Zomia is the denomination for an area of the Southeast Asian Massif first proposed by Willem van Schendel in 2002, as part of a critic in Area Studies, that has since spawned a great deal of discussion and studies on this supranational area.
The area varies between 200/300 meters up to four thousand meters above sea level, in the periphery of multiple nations (between eight and ten, depending on the author) of assorted cultural and religious traditions. It has a very diverse climate, from temperate zones near Yangtze river to flood-prone zones of Irrawaddy and Sông Cái. It is however its altitude that makes Zomia unique.
Zomia’s altitude has defined its population. As state-making, war, famine, taxes, economic crisis and issues with agricultural production occurred, people would flee the valleys below and settle on the mountains. As more people would escape into the mountains throughout the years, the previous inhabitants would sometimes find themselves unable to adapt to the lifestyle of the newcomers and move further up the mountains.
Zomia’s inhabitants organised themselves in a flexible and egalitarian mode, with hybrid identities, and social fluidity. Culture was defined by altitude and not proximity, with deep similarities, for instance, between Akha and Hani, despite being separated by thousands of kilometres. Overall, it is an area characterised by a culture of refuge and resistance.
The people of Zomia are mostly Animists, with a significant presence of Christianity. Islam, Buddhism and Hinduism have come to the area, but they are quickly adapted to the setting and have often transformed towards a millennialism view of an impending doom. Similarly with languages, there is a diversity of languages that have come from the people that moved to the region that have since adapted. Multilingualism is common, with people often speaking more than three languages.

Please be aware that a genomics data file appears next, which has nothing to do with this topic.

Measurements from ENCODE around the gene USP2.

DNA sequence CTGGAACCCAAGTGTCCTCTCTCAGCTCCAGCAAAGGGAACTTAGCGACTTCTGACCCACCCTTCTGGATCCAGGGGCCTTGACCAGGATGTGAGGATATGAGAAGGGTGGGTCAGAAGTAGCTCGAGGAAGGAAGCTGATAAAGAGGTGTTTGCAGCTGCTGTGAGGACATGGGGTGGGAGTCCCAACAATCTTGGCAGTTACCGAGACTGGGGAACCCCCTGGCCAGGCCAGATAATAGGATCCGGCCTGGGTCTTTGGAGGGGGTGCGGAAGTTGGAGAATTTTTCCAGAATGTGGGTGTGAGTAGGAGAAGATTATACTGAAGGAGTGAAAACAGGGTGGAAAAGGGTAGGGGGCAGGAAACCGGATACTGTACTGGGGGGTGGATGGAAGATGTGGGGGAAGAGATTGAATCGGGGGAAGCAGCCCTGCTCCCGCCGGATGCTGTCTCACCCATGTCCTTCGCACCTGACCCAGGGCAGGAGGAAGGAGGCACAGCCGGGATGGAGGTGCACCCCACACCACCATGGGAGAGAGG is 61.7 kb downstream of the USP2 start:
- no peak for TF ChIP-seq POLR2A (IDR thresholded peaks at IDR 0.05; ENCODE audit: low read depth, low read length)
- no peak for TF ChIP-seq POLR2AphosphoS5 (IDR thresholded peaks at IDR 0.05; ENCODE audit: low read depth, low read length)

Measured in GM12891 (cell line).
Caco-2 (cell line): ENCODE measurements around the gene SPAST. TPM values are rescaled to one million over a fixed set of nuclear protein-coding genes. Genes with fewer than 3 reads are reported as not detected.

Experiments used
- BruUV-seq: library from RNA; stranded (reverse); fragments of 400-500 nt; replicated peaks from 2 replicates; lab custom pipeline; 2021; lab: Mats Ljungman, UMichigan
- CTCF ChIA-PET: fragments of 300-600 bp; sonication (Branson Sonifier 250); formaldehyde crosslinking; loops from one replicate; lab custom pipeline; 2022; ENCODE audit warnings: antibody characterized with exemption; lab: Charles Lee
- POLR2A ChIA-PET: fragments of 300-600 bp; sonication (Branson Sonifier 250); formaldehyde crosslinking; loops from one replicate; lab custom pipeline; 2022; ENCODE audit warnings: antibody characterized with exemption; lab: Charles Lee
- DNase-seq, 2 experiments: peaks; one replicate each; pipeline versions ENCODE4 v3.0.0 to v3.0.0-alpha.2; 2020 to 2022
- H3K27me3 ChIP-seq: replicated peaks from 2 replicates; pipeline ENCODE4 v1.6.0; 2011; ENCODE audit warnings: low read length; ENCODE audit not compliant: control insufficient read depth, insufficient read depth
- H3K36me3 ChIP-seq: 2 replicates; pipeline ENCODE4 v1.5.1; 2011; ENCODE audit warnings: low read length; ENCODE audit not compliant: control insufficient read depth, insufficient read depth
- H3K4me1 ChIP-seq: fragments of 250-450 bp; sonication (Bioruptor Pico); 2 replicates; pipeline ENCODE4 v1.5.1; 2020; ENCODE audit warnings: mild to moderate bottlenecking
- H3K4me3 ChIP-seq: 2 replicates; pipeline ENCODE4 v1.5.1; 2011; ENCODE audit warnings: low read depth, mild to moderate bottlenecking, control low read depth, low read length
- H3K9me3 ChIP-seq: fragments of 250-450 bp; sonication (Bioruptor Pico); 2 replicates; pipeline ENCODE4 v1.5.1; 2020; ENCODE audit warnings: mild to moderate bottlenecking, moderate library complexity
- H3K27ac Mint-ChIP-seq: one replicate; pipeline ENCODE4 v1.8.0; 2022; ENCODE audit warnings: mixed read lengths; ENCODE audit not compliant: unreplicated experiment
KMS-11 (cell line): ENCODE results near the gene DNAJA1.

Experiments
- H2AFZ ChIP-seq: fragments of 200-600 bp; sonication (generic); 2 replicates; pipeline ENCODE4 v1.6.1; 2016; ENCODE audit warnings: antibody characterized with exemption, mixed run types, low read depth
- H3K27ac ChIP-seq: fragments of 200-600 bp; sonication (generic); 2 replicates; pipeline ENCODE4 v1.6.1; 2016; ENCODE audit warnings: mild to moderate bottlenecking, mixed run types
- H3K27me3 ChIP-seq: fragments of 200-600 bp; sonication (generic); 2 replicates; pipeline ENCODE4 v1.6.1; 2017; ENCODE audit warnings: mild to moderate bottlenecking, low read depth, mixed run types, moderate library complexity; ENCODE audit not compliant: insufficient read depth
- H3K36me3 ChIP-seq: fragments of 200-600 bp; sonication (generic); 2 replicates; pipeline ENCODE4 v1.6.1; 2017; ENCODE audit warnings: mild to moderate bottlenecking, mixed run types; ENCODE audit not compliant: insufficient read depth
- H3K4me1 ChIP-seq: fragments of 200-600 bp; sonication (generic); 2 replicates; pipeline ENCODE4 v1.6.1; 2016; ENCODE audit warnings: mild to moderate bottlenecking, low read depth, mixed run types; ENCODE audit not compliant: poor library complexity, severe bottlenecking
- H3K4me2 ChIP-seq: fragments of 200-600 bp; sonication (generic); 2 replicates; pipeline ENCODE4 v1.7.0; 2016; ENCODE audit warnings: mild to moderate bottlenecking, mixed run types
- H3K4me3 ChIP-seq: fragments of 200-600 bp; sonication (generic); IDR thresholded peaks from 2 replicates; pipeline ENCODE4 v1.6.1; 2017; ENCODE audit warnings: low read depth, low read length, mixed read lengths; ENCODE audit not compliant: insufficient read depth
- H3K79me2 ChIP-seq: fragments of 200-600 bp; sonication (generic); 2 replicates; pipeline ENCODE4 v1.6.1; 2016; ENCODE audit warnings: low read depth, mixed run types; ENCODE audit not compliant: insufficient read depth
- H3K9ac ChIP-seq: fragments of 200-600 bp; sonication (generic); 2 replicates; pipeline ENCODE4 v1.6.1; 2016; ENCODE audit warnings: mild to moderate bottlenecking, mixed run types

Up in the mountains the inhabitants of Zomia remained stateless populations. As Fernand Braudel wrote, “even the longest and most persistente [civilization], which may spread over great distances in the horizontal plane but are powerless to move vertically when faced with an obstacle of a few hundred metres”.
After the industrial revolution Zomia was no longer unreachable to the control of the Nations it borders. Technology eroded the friction that previously existed to control over mountainous areas. For a while the control over the area remained tenuous due to lack of value found in the area, but, as rare earth minerals have been found and control of border became increasingly important, this has quickly changed over the last 60 years. It is estimated that from the initial 80-100 million that originally inhabited Zomia over 50 million have since moved to the area from the majority populations of the States it borders.
Zomia might maintain some uniqueness however, indigenous issues have provided its inhabitants a possibility to position themselves as indigenous peoples with rights and political voices asserted by international human rights law.
Schendel, W. (2002) Geographies of knowing, geographies of ignorance: jumping scale in Southeast Asia. Environment and Planning D. Vol. 20, No. 6, pp. 647-668.
Michaud, J. (2006) Historical Dictionary of the Peoples of the Southeast Asian Massif. Toronto: The Scarecrow Press, Inc.
Scott, J. C. (2009) The art of not being governed. An Anarchist history of upland Southeast Asia. London: Yale University Press.
Sturgeon, J. C. (2004) Border Practices, Boundaries, and the Control of Resource Access: A Case from China, Thailand and Burma. Development and Change. Vol. 35, No. 3, pp. 463–484.
Braudel, F. (1995) The mediterranean and the mediterranean world in the age of Phillip II. Volume One. Los Angeles: University of California Press. (original publicado em 1949).
Schendel, W, Cribb, R. et al. (2012) Debate. Journal of the Humanities and Social Sciences of Southeast Asia and Oceania. Vol. 168, No. 4, pp. 497-510.
Jung, C. (2008). The Moral Force of Indigenous Politics: Critical Liberalism and the Zapatistas. Cambridge: Cambridge University Press.
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